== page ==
|Publication number||US4933778 A|
|Application number||US 07/245,594|
|Publication date||Jun 12, 1990|
|Filing date||Sep 19, 1988|
|Priority date||Sep 19, 1988|
|Publication number||07245594, 245594, US 4933778 A, US 4933778A, US-A-4933778, US4933778 A, US4933778A|
|Inventors||Charles M. Tufano, Edward M. Kelly, Lawrence B. Telle|
|Original Assignee||Eastman Kodak Company|
|Export Citation||BiBTeX, EndNote, RefMan|
|Patent Citations (13), Referenced by (26), Classifications (22), Legal Events (6)|
|External Links: USPTO, USPTO Assignment, Espacenet|
1. Field of the Invention
This invention relates, in general, to an electrophotographic copying apparatus and, more specifically, to calibration of the crosstrack and intrack platen registration edges in copiers equipped with digital scanners.
2. Description of the Prior Art
Electrophotographic copying apparatus, machines, or devices which store digital signals of the original document into memory have a scanner for digitizing the document image. Considerable random access memory is required to store the digital data for an entire page and, in some applications, several pages of a multipage original document must be stored. Because of these large memory requirements, it is desirable to store into memory only data which is needed to reproduce or duplicate the original document.
The memory requirements have, according to the prior art, been maintained at a minimum level by storing only the scanned area occupied by the document page. However, this necessitates the accurate positioning of the document page in the scanner. Most scanners have a transparent platen onto which the document is placed, manually or automatically, for scanning. Registration marks, lines, or guides are located on the platen to allow for positioning of the document in the platen area which will be scanned. By keeping the document properly aligned on the platen, and by scanning only the area within the registration marks, redundant data is kept from occupying valuable memory space.
The difficulty with such registration marks is that the scanning system must know exactly where these marks are located on the platen to conserve memory and to accurately reproduce the original properly centered on the copy paper. Once the location is determined, any change in platen position, scanning head alignment, illumination source orientation, etc., can change the location as seen by the scanner. Many times these devices are moved or changed during a service routine, and recalibration is necessary.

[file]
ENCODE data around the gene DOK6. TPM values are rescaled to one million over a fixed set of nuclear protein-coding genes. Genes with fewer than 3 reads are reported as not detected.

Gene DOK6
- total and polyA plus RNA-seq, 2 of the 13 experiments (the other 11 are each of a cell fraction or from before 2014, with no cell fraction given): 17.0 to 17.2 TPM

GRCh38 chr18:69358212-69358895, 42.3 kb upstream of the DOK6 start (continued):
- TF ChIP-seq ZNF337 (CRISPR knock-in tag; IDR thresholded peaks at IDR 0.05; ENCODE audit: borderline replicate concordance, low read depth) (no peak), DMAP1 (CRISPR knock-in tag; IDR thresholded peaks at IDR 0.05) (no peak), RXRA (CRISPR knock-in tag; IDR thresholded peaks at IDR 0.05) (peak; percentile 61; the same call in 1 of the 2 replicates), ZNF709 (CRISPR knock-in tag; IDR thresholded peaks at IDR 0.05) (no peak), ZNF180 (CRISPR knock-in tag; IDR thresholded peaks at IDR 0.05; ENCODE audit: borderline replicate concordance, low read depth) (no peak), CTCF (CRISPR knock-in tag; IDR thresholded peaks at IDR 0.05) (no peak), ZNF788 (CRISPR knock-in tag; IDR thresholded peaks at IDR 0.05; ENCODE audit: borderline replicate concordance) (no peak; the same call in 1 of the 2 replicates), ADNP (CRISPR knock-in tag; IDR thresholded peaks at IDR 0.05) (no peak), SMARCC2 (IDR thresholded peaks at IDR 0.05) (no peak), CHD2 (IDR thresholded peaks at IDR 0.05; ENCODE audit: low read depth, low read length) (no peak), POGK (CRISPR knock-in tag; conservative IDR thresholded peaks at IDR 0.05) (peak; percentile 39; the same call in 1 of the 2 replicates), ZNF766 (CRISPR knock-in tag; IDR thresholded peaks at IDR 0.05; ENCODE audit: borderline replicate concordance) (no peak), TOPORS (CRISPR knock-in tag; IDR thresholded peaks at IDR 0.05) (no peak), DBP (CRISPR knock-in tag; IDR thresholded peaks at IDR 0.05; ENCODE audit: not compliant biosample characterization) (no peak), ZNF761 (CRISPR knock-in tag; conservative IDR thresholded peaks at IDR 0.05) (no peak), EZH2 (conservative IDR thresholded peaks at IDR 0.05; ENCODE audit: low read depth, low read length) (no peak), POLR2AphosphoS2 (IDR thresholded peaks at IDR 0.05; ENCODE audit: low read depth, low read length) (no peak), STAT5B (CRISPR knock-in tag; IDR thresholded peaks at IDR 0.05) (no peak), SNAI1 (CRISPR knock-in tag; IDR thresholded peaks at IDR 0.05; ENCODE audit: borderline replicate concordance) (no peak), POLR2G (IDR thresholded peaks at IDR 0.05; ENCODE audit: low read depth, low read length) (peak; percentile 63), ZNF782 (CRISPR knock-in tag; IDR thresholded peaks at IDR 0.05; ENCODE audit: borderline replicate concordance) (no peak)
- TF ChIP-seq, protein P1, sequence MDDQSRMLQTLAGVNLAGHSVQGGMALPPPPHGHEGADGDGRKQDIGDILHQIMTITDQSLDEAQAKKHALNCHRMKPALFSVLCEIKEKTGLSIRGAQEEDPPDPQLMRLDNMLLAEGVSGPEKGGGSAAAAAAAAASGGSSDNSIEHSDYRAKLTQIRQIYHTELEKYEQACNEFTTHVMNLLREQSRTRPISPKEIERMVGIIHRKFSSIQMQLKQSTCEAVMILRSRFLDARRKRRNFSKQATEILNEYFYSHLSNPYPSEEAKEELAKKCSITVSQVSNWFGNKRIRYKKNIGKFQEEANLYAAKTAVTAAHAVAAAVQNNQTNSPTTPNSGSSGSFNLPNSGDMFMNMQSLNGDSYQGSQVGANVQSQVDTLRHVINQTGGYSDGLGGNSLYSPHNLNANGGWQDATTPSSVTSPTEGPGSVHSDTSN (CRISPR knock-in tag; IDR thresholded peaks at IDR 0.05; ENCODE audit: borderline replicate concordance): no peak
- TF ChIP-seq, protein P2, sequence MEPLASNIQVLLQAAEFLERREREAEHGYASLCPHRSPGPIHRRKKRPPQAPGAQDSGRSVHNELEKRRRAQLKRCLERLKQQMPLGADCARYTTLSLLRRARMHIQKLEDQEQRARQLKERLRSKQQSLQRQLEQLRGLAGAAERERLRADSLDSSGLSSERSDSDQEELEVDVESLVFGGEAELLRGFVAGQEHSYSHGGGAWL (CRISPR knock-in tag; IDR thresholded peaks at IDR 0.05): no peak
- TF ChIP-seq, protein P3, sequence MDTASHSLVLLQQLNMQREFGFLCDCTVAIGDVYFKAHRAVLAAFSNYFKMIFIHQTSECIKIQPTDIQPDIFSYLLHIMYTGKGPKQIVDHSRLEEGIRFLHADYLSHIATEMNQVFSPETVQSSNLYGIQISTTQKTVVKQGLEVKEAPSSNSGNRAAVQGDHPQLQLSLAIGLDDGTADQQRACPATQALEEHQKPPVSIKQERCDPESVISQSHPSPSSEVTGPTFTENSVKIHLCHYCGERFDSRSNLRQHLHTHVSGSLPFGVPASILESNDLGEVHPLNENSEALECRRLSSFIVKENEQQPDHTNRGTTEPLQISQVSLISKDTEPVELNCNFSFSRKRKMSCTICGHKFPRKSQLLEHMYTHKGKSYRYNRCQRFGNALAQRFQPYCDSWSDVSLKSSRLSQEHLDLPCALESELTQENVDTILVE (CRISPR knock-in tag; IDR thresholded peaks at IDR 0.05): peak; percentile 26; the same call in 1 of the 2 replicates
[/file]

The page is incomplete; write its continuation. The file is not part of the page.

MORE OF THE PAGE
Therefore, it is desirable and it is an object of this invention to provide a system for easily determining the location of registration marks or guides on the platen of copying and duplicating apparatus. Further objects of the invention are to require the location process only once unless the relative position of the marks changes, and to utilize the determined location to avoid storing data into memory which does not represent the original document.
There is disclosed herein a new and useful system for calibrating the location of the registration marks or guides on the platen of an electrophotographic copier or duplicator having a document scanner. The edges of the registration marks are located by operating the scanner initially in a calibration mode. Once determined, the edge locations of the two registration marks are stored in memory. Subsequent scannings of actual document pages disregards digitized data until the scanner is obtaining data from within the locations of the registration edges which are stored in memory. Once scanning occurs within the registration edges, the data obtained is stored in memory for further processing and/or printing.
During the calibration mode, the platen is scanned without a document in place but with the permanent, light colored, registration marks or guides positioned thereon. The data obtained starts before the registration edges and is stored in memory until after the registration edges are passed. Processing the data, which is related to the physical position of the scan line, provides the location of the registration edges within the stored calibration data. The intrack registration edge is determined by recognizing a transition from low to high density across substantially the entire scanning line. This transition is equated to scan line location and stored in non-volatile memory. The crosstrack registration edge is determined by recognizing a sustained transition from low to high density among the pixels of a scanned line. This transition is also converted to location and stored in memory. The stored registration edge locations define the area within which the scanner will store digital data on subsequent scans of document pages.
The new and novel platen calibration system disclosed herein is very useful when any component in the scanning system has been moved during repair, replacement, operation, or at any other time. The procedure requires no additional hardware or special alignment tools and is accomplished quickly by service or factory personnel. Once calibrated and stored in memory, the procedure does not need to be repeated until any of the scanning components are physically moved from their previous position.
Further advantages and uses of this invention will become more apparent when considered in view of the following detailed description and drawings, in which: